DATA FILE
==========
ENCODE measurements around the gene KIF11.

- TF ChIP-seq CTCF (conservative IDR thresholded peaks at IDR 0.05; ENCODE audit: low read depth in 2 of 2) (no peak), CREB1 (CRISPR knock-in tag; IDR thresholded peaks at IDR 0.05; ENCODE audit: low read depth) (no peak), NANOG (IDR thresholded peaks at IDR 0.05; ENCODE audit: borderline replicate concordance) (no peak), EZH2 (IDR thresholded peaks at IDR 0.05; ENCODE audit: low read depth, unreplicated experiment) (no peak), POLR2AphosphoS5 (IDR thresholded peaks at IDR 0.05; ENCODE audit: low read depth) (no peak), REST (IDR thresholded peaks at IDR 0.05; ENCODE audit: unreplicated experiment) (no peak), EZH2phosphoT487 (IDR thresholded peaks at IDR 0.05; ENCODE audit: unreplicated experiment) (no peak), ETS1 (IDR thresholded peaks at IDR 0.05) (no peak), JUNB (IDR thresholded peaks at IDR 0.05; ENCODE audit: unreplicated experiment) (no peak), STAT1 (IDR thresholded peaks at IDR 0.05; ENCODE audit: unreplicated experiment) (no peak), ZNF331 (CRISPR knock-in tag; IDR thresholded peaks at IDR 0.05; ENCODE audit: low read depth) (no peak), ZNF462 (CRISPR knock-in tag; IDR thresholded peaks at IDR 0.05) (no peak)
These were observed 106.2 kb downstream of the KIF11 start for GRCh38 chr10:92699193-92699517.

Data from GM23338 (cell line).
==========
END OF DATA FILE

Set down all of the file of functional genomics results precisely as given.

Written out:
ENCODE measurements around the gene KIF11.

- TF ChIP-seq CTCF (conservative IDR thresholded peaks at IDR 0.05; ENCODE audit: low read depth in 2 of 2) (no peak), CREB1 (CRISPR knock-in tag; IDR thresholded peaks at IDR 0.05; ENCODE audit: low read depth) (no peak), NANOG (IDR thresholded peaks at IDR 0.05; ENCODE audit: borderline replicate concordance) (no peak), EZH2 (IDR thresholded peaks at IDR 0.05; ENCODE audit: low read depth, unreplicated experiment) (no peak), POLR2AphosphoS5 (IDR thresholded peaks at IDR 0.05; ENCODE audit: low read depth) (no peak), REST (IDR thresholded peaks at IDR 0.05; ENCODE audit: unreplicated experiment) (no peak), EZH2phosphoT487 (IDR thresholded peaks at IDR 0.05; ENCODE audit: unreplicated experiment) (no peak), ETS1 (IDR thresholded peaks at IDR 0.05) (no peak), JUNB (IDR thresholded peaks at IDR 0.05; ENCODE audit: unreplicated experiment) (no peak), STAT1 (IDR thresholded peaks at IDR 0.05; ENCODE audit: unreplicated experiment) (no peak), ZNF331 (CRISPR knock-in tag; IDR thresholded peaks at IDR 0.05; ENCODE audit: low read depth) (no peak), ZNF462 (CRISPR knock-in tag; IDR thresholded peaks at IDR 0.05) (no peak)
These were observed 106.2 kb downstream of the KIF11 start for GRCh38 chr10:92699193-92699517.

Data from GM23338 (cell line).